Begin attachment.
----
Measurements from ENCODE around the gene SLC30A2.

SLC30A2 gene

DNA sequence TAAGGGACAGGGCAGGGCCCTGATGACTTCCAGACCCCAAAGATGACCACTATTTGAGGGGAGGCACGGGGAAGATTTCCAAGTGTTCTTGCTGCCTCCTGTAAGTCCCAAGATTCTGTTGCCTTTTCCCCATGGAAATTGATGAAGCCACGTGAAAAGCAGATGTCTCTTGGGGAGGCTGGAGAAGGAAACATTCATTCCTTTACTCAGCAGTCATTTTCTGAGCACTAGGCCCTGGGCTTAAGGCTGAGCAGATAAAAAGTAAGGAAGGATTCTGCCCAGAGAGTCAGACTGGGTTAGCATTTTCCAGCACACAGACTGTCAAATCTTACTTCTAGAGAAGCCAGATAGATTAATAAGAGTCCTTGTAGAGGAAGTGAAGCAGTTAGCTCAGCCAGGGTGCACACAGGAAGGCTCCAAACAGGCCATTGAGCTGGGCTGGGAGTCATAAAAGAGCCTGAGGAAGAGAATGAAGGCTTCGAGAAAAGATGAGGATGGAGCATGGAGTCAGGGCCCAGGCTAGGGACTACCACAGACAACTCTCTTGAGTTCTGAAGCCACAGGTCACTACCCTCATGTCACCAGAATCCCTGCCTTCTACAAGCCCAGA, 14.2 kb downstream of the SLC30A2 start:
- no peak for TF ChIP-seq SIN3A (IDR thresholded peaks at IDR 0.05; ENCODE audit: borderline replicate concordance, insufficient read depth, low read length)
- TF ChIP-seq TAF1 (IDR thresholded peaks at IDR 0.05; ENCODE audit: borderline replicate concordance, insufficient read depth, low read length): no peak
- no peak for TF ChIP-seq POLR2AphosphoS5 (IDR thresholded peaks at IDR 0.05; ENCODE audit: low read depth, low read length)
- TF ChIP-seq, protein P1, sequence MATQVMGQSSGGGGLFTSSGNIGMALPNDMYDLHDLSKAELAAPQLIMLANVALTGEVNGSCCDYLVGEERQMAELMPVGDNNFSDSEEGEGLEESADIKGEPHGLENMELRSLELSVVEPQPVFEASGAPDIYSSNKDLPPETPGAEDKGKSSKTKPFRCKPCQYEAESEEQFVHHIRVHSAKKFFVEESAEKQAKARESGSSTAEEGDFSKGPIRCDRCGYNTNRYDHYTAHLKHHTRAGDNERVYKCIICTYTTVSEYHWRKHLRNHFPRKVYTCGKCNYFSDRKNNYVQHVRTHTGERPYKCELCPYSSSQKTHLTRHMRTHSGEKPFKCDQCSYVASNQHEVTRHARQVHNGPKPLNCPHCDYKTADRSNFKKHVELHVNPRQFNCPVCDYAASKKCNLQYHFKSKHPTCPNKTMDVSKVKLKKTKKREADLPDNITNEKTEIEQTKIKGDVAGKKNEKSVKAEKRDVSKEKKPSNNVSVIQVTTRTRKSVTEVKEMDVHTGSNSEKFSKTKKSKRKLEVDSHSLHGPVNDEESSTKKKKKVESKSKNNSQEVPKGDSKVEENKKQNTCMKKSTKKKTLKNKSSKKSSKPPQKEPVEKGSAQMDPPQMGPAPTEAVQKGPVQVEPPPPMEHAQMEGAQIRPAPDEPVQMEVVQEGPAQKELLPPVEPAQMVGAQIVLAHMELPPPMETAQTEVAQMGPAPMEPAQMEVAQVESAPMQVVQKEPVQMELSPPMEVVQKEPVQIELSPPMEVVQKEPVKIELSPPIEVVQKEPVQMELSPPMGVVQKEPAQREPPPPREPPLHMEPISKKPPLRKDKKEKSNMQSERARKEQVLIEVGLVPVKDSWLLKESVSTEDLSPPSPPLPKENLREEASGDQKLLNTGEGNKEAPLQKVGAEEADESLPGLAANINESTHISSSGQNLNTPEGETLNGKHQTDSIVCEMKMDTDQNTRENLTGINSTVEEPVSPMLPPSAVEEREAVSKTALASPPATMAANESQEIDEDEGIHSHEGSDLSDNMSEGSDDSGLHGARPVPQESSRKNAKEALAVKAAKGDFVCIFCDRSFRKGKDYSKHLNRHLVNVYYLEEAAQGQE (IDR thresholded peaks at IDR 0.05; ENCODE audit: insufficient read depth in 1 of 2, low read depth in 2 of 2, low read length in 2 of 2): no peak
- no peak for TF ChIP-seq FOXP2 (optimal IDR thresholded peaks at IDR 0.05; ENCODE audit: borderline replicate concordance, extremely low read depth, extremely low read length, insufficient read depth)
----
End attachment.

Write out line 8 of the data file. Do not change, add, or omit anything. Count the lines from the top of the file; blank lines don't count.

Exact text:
- no peak for TF ChIP-seq FOXP2 (optimal IDR thresholded peaks at IDR 0.05; ENCODE audit: borderline replicate concordance, extremely low read depth, extremely low read length, insufficient read depth)